Quick tips: custom port speed sensor for PRTG

We use PRTG Network Monitor at the College to monitor devices right across the network, from switches and firewalls right down to host \ VM \ application level for servers.

Recently I started playing a bit more with the network maps to try and build some “living” documentation that would give us live traffic stats whilst also satisfying the requirement of having some up-to-date network diagrams.

Port speed

Adding the devices and links was simple enough but we also wanted to display the uplink speed. Partially as it’s handy to visualise what goes where and also from a practical point of view to check if a link degrades.

However I couldn’t find a straightforward option to do this. It seemed possible as PRTG does actually display the speed when selecting ports to monitor but then doesn’t make the data available as a channel once added to the Devices list 😦

A bit of research confirmed I wasn’t going mad:

Ref: https://kb.paessler.com/en/topic/14843-how-to-see-port-speed-on-switches

Having the speed on the port name is nice but that’s a bit too wordy to be able to spot from a distance and being a text label isn’t really something that could be “monitored” if the value changes. However the comment about “ifSpeed” did give me an idea…

Custom library time

I’d already used the PRTG MIB Importer quite a few times bringing in libraries for various devices on the network so wondered if there was a value I could use to make a custom sensor. There was nothing in the device specific files for our switches so I figured that the value must be more generic \ standard than that.

Soon found this very handy website that walks through the SNMP OIDs; lo and behold there’s the ifSpeed values!

Ref: http://cric.grenoble.cnrs.fr/Administrateurs/Outils/MIBS/?oid=

Well in fact it’s a slightly different value called ifHighSpeed, the reason why it’s required for 10GB interfaces is referenced below:

“That is because when using ifSpeed, the output value will exceed the max. value (4,294,967,295)  that the object can support.”

Ref: https://supportforums.cisco.com/discussion/11124321/what-should-be-ifspeed-and-ifhighspeed-2-gig-interfaceport-channel
Ref: https://kb.juniper.net/InfoCenter/index?page=content&id=KB9119

After trying out the values using the free Paessler SNMP Tester along with the MIB Importer eventually brought me to the setup below, which has a nice little bonus of also showing the port’s name when selecting it in PRTG for easier identification. Note the other OIDs to obtain port name etc.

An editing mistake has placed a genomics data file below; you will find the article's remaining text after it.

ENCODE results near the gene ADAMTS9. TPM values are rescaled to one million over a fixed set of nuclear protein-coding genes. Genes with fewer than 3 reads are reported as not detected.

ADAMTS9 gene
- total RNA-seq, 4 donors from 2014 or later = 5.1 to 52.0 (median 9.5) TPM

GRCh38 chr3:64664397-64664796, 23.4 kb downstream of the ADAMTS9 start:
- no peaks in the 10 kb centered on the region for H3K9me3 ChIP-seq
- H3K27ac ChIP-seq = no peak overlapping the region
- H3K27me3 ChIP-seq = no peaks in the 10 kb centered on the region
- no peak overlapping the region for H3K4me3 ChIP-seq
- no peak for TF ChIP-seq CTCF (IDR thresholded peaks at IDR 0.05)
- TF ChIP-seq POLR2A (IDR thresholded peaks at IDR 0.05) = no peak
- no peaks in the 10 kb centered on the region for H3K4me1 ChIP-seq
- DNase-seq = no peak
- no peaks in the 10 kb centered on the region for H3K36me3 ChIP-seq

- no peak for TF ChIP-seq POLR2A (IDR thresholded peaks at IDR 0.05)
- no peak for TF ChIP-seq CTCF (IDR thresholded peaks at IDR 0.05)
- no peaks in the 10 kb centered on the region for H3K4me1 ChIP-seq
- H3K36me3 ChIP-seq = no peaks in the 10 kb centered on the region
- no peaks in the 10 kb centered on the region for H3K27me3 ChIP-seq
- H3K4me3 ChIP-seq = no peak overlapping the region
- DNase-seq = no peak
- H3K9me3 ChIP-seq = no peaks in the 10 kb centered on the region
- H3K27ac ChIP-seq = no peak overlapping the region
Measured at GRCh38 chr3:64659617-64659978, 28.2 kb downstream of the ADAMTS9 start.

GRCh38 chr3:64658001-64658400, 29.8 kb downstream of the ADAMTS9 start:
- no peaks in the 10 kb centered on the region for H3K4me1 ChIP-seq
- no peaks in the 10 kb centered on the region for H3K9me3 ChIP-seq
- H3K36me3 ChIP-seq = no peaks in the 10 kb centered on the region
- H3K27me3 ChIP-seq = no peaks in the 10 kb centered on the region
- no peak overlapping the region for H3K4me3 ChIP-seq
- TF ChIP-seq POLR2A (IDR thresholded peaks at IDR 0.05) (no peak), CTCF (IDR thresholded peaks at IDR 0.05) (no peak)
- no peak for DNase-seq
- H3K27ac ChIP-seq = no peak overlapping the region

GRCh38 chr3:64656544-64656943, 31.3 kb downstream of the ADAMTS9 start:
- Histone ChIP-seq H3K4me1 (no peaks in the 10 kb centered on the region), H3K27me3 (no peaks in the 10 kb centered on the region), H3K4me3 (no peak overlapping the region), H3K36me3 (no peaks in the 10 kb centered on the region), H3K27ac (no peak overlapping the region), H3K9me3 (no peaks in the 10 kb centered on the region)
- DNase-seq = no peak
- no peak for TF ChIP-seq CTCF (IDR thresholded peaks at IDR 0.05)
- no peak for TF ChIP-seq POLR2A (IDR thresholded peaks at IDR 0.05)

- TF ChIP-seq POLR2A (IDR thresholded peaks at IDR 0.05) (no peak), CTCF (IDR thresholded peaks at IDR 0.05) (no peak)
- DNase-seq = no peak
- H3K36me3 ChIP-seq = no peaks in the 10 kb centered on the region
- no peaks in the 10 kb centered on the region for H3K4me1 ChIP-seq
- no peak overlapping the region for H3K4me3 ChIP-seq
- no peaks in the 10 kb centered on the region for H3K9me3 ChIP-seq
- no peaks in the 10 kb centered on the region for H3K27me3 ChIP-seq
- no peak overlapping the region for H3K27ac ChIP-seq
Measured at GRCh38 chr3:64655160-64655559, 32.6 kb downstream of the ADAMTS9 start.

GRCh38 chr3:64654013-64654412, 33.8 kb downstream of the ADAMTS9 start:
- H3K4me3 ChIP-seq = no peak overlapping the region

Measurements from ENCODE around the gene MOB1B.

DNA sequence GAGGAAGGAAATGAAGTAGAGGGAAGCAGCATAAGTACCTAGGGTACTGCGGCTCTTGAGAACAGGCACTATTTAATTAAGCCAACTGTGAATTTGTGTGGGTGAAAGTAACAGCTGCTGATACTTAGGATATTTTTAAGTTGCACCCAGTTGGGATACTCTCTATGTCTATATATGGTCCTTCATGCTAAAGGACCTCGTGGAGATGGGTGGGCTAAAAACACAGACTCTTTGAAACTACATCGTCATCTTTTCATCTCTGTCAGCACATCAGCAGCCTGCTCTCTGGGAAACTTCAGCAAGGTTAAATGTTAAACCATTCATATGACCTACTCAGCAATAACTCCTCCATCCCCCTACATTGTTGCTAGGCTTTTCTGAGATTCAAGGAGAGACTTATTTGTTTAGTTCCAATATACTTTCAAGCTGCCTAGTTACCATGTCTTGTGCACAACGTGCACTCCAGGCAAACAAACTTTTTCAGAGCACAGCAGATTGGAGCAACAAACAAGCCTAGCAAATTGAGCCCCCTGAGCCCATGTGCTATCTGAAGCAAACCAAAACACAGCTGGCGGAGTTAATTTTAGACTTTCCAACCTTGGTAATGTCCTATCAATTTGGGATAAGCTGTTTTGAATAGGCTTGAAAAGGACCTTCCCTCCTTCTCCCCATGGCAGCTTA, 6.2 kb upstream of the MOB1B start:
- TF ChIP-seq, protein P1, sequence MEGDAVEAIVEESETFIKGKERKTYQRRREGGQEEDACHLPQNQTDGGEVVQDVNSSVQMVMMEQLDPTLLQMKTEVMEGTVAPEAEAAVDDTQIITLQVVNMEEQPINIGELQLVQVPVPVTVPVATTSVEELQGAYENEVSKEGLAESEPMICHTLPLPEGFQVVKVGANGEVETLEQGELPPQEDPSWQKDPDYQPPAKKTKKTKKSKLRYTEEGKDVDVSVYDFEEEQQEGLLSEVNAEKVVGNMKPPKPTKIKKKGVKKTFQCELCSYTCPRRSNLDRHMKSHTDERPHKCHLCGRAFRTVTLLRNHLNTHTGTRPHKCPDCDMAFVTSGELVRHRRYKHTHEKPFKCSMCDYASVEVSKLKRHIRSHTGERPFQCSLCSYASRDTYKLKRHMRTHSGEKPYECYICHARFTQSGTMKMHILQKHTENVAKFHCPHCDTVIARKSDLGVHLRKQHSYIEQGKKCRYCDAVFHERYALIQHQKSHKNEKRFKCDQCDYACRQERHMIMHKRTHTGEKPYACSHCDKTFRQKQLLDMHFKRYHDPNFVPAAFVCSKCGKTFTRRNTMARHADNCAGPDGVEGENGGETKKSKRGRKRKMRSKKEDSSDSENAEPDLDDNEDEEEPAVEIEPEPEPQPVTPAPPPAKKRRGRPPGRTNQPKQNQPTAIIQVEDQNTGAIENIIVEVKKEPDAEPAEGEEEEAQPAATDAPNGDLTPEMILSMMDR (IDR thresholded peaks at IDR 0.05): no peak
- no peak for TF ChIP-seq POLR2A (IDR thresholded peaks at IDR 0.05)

Once done it’s then a simple matter of saving the newly created file for use in PRTG and adding an SNMP Library sensor in to a test device.

Once added the sensor displays like this (port name can be changed as required)

Map display

The sensor was working well at this point but there was one final tweak required before getting the display I wanted. PRTG’s default template for a value-only map item adds the device’s name to the label, which in our case made for quite an unsightly string of text that got in the way of other map elements.

The solution? Go to your PRTG folder which looks something like

*install path*\PRTG Network Monitor\webroot\mapobjects
  • copy the item template in question, in this case it was “An icon B2.html” and name it as required.
  • edit the copied file to remove the “ParentDevice” string highlighted below.
  • also note you need to change the display name at the top of the file to something unique

Compare the before and after shots below:

original PRTG file

updated file with name edited and ParentDevice string removed

Once done open up the PRTG Administration Tool then restart the Core Server Service as per screenshot below:

End result

Now when you look in your map icons you’ll see the additional option appear as you named it above.
Drag that in and you’ll get the output in the format below, nice and clean 🙂